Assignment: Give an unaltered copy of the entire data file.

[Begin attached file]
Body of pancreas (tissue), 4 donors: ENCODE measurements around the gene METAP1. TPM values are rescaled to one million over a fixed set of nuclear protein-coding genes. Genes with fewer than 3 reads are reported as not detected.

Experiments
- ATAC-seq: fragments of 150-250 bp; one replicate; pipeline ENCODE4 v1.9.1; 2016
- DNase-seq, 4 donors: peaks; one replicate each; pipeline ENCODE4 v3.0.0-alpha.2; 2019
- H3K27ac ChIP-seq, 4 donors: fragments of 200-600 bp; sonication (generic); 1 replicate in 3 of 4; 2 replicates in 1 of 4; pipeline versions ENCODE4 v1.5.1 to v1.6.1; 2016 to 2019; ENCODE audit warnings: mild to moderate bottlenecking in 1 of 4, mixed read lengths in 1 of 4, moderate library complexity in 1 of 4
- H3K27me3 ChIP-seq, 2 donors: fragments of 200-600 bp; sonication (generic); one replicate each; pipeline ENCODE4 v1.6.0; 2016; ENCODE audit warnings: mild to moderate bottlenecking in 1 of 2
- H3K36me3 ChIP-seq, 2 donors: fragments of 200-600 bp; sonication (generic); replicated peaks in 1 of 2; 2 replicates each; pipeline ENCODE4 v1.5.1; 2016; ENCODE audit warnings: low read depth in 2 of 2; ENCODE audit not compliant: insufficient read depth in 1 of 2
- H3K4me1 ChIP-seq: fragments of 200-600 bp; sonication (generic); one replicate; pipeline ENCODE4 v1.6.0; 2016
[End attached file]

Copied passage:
Body of pancreas (tissue), 4 donors: ENCODE measurements around the gene METAP1. TPM values are rescaled to one million over a fixed set of nuclear protein-coding genes. Genes with fewer than 3 reads are reported as not detected.

Experiments
- ATAC-seq: fragments of 150-250 bp; one replicate; pipeline ENCODE4 v1.9.1; 2016
- DNase-seq, 4 donors: peaks; one replicate each; pipeline ENCODE4 v3.0.0-alpha.2; 2019
- H3K27ac ChIP-seq, 4 donors: fragments of 200-600 bp; sonication (generic); 1 replicate in 3 of 4; 2 replicates in 1 of 4; pipeline versions ENCODE4 v1.5.1 to v1.6.1; 2016 to 2019; ENCODE audit warnings: mild to moderate bottlenecking in 1 of 4, mixed read lengths in 1 of 4, moderate library complexity in 1 of 4
- H3K27me3 ChIP-seq, 2 donors: fragments of 200-600 bp; sonication (generic); one replicate each; pipeline ENCODE4 v1.6.0; 2016; ENCODE audit warnings: mild to moderate bottlenecking in 1 of 2
- H3K36me3 ChIP-seq, 2 donors: fragments of 200-600 bp; sonication (generic); replicated peaks in 1 of 2; 2 replicates each; pipeline ENCODE4 v1.5.1; 2016; ENCODE audit warnings: low read depth in 2 of 2; ENCODE audit not compliant: insufficient read depth in 1 of 2
- H3K4me1 ChIP-seq: fragments of 200-600 bp; sonication (generic); one replicate; pipeline ENCODE4 v1.6.0; 2016